Kenyan government responds to claims that it offered political asylum to Jonathan Moyo


Kenyan government has denied giving former Zimbabwean Higher Education minister Jonathan Moyo political asylum.

Government Spokesman Eric Kiraithe denied claims that Moyo, who was the Higher Education minister in former President Robert Mugabe’s government until two months ago, is in the country as a political refugee.

“I would have known if he was in the country,” Kiraithe told the Nation newspaper on Saturday. “Political asylum is a security issue and his request would have been processed by the NSAC (National Security Advisory Council) and the Cabinet.”

Mugabe was toppled by the military in November after he sacked his vice-president Emmerson Mnangagwa, ostensibly to clear the path for his wife Grace to succeed him. Mnangagwa was later installed as president.

The Nation Newspaper reported that the whereabouts of a number of powerful but unpopular ministers in Mugabe’s government have been the subject of much speculation, with some suggesting that they had been detained by the military.

Moyo is believed to have been the brains behind Generation 40, (popularly known as G40), which was a faction within the ruling Zanu-PF party that was scheming for Mugabe’s wife, Grace, to be president against his VP Mnangagwa.

However, ever since Mugabe’s ouster, there has been speculation in the Zimbabwean media that Moyo escaped to Nairobi together with one of the deposed leader’s close allies Saviour Kasukuwere.

Moyo once worked for an international NGO in Nairobi in the 1990s which he was accused of defrauding of thousands of dollars.

Zimbabwean media report that he has family members in the city as well.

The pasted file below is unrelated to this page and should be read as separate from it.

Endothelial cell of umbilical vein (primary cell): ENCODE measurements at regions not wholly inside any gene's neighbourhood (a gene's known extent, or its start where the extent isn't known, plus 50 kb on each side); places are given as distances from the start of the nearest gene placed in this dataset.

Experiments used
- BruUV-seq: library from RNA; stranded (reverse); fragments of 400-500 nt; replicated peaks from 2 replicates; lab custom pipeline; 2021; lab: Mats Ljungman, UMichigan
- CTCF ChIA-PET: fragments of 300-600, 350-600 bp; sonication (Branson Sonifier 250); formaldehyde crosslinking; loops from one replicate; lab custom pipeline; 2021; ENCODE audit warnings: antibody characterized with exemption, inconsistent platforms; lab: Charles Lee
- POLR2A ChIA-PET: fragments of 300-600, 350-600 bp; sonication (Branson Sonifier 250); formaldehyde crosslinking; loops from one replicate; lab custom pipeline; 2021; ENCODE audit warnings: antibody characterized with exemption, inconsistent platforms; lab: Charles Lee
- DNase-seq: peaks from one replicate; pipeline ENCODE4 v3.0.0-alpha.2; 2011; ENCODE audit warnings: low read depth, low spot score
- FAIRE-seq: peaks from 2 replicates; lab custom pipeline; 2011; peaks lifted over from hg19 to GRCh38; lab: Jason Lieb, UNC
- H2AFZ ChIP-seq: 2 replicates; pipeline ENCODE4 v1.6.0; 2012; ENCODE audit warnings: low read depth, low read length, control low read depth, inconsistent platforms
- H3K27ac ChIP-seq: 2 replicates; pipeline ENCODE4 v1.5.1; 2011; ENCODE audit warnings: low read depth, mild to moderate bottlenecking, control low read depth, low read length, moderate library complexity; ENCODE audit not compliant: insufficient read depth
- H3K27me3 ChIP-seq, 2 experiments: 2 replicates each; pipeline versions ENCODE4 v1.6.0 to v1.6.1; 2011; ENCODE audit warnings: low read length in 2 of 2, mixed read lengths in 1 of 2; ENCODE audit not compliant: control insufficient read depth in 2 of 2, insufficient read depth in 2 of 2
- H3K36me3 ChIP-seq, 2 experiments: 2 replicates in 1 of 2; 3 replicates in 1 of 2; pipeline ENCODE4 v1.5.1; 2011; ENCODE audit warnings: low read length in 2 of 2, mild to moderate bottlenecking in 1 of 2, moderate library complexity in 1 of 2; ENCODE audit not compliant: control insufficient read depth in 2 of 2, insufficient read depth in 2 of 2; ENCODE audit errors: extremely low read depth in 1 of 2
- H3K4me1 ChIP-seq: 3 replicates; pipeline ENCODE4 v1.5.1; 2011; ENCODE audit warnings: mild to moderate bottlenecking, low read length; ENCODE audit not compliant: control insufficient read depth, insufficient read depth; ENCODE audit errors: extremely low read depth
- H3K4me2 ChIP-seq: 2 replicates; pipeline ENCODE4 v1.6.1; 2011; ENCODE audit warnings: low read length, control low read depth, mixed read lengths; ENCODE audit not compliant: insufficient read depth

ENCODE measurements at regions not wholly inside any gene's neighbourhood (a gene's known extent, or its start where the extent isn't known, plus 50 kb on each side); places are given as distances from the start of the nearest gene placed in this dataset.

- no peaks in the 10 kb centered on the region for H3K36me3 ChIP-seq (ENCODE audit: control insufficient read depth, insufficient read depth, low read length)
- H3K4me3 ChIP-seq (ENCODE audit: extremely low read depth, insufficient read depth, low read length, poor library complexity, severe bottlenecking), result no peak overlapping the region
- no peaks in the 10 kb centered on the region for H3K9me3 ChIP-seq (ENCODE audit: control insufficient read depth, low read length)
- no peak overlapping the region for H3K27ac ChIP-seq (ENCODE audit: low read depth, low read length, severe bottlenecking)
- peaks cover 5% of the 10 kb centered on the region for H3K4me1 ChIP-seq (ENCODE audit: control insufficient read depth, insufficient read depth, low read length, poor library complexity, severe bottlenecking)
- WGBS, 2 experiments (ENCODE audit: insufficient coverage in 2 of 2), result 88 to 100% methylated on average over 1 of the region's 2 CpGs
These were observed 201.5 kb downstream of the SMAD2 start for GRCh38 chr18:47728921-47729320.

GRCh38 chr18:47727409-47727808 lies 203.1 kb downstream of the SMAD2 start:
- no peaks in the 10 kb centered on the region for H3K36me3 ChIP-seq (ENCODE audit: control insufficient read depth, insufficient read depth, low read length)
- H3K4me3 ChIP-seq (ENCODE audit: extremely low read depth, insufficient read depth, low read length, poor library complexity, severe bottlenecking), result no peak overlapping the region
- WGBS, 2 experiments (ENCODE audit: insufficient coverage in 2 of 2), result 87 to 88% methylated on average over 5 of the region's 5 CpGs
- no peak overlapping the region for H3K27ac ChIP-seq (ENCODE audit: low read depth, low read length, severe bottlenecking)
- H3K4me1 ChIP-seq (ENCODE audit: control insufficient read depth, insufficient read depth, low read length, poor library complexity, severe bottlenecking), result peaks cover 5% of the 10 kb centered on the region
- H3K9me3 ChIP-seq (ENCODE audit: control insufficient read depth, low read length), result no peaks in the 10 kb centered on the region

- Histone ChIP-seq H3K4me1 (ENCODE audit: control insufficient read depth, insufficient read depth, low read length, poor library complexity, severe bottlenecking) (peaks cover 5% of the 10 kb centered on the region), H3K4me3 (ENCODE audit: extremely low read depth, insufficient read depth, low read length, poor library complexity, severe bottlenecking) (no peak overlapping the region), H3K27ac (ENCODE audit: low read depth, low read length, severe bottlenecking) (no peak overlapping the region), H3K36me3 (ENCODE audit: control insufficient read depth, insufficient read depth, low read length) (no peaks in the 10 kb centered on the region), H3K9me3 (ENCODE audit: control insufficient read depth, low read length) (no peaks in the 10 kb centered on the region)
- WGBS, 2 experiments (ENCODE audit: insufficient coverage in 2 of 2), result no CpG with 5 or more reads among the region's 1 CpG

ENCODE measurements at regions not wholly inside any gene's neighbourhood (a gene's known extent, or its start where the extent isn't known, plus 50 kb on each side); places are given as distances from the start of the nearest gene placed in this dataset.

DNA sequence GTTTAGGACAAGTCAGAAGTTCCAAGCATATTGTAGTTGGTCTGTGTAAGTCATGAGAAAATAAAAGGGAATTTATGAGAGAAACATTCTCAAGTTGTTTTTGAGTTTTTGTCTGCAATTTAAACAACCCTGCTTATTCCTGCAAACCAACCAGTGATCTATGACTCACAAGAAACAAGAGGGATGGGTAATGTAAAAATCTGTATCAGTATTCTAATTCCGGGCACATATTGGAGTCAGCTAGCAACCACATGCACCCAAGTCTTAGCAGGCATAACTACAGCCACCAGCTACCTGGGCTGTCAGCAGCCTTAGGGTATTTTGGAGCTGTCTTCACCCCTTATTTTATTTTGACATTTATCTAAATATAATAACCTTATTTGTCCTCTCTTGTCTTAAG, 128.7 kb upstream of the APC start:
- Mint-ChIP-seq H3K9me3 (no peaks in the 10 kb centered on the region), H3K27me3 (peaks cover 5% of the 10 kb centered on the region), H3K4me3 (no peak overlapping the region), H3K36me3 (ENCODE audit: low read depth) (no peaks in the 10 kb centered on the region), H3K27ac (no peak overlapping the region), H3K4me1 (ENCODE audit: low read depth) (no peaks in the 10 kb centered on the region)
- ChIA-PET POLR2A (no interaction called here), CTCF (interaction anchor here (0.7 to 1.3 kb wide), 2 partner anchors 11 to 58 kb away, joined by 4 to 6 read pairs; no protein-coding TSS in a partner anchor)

From his alleged base in Nairobi, the Southern African country media report that Moyo has waged a vicious campaign against the government of President Mnangagwa on Twitter.

On Thursday, Zimbabwe’s Daily News website reported that President Mnangagwa’s government is putting pressure on the Kenyan authorities to rein in Moyo to cease his repeated attacks on the president.

“The Daily News can report that government functionaries are now leaning heavily on Kenyan authorities to rein in the former Higher Education minister seen as the brains behind Mugabe and his pesky wife, Grace’s shenanigans,” the website reported.

However, Mwenda Njoka, the Interior ministry spokesman, denied Moyo was in the country. “I have asked our immigration guys and they said he is not here,” he said.

“I think the Zimbabwean media are doing some fishing to try to find out where he is. But the website reported that President Mnangagwa’s spokesman George Charamba professed ignorance over the matter, saying the action might have been taken by other ministries without his knowledge.”

Edwin Limo, the spokesman for Foreign Affairs ministry, said he was not aware of such a request from the Zimbabwean government to the Kenyan authorities over Moyo.

The Daily News further claimed that Moyo is currently under investigation for allegedly siphoning over $400, 000 (Sh41.3 million) from the Zimbabwe Manpower Development Fund (Zimdef).

In 2001, Moyo was implicated in a corruption scandal involving about $6 million (Sh619.9 million) while he was the programme director in Nairobi for the American-based charity organisation, Ford Foundation.

The money was meant for a Nairobi-based NGO, the Series on Alternative Research in East Africa Trust, which was founded by political scientist Mutahi Ngunyi.

An audit report carried out in 2000 revealed that Moyo used the money for unclear purposes. Ngunyi did not answer our calls and text messages on whether he knows of Moyo’s whereabouts.

A top security source in the country, who declined to be quoted, said Moyo fled the country before the case was concluded and, therefore, remains a wanted man in Kenya

– The Nation

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